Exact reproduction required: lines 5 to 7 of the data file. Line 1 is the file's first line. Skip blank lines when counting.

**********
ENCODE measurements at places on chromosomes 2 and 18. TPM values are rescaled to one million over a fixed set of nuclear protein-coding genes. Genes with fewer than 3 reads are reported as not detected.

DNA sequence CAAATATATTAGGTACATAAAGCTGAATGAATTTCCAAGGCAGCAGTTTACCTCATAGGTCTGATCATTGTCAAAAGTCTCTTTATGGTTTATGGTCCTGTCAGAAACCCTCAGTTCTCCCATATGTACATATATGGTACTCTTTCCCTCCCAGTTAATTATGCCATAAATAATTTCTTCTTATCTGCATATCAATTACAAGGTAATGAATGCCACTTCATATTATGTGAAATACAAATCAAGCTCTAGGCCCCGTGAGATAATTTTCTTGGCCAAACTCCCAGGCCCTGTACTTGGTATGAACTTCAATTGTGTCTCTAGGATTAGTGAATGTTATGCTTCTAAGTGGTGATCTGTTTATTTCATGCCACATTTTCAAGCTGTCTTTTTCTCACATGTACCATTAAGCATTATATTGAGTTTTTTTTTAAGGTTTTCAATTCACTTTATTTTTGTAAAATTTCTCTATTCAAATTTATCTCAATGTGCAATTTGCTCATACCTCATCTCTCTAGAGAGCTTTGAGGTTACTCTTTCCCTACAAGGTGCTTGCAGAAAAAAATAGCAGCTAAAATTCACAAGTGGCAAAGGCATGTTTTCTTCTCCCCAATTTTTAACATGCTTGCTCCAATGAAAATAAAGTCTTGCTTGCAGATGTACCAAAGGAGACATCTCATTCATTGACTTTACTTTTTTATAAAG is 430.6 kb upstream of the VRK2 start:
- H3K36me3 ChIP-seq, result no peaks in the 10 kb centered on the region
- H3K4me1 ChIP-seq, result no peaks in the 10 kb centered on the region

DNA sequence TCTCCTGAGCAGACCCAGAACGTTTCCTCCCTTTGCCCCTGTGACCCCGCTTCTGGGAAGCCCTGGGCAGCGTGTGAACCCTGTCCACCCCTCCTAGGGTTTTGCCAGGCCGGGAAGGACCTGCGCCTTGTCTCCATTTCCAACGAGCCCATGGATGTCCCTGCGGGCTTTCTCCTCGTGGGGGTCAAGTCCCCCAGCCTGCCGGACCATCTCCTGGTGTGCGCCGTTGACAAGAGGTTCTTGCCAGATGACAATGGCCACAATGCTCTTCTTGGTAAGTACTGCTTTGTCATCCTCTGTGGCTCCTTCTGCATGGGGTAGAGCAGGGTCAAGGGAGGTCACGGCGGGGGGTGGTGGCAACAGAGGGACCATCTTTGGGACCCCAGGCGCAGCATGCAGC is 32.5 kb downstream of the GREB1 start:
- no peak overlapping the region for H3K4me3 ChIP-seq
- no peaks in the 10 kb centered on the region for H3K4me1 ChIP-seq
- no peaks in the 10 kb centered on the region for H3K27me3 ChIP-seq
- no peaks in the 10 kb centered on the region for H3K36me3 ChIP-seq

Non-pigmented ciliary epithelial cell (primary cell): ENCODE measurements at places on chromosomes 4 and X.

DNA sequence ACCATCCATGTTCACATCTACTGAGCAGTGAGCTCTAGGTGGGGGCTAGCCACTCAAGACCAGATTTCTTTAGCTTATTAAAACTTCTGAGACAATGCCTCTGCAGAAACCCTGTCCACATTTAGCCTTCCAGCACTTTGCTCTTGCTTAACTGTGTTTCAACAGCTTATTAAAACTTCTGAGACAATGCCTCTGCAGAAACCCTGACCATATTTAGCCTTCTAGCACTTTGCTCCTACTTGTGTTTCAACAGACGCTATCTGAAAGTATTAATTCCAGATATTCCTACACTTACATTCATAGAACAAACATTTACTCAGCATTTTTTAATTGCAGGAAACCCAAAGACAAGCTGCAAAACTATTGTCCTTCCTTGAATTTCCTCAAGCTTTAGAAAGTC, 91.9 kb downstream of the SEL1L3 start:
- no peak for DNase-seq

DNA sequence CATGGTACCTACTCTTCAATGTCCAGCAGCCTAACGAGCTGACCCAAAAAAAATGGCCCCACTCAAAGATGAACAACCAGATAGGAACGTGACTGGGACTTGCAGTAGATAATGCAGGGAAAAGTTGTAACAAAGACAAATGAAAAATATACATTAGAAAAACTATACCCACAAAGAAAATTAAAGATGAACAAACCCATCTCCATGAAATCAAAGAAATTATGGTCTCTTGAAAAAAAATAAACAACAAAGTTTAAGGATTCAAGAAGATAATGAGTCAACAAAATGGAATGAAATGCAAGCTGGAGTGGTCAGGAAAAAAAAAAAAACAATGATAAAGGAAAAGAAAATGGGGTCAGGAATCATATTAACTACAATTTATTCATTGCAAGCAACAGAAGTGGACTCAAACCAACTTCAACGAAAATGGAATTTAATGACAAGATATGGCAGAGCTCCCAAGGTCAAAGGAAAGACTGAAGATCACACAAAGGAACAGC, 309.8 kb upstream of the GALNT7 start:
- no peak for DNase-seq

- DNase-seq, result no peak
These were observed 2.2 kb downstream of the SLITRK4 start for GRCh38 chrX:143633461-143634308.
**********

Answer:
DNA sequence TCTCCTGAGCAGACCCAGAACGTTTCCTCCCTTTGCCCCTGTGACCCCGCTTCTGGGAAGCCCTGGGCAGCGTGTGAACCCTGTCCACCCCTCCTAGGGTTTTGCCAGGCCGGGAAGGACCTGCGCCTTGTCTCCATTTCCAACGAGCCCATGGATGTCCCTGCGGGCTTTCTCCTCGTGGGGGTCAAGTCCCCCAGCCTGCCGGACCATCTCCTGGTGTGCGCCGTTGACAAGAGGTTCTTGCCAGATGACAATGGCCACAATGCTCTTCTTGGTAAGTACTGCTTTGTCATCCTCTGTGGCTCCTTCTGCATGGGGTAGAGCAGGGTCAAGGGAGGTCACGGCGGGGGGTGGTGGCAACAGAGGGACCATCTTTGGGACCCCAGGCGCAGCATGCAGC is 32.5 kb downstream of the GREB1 start:
- no peak overlapping the region for H3K4me3 ChIP-seq
- no peaks in the 10 kb centered on the region for H3K4me1 ChIP-seq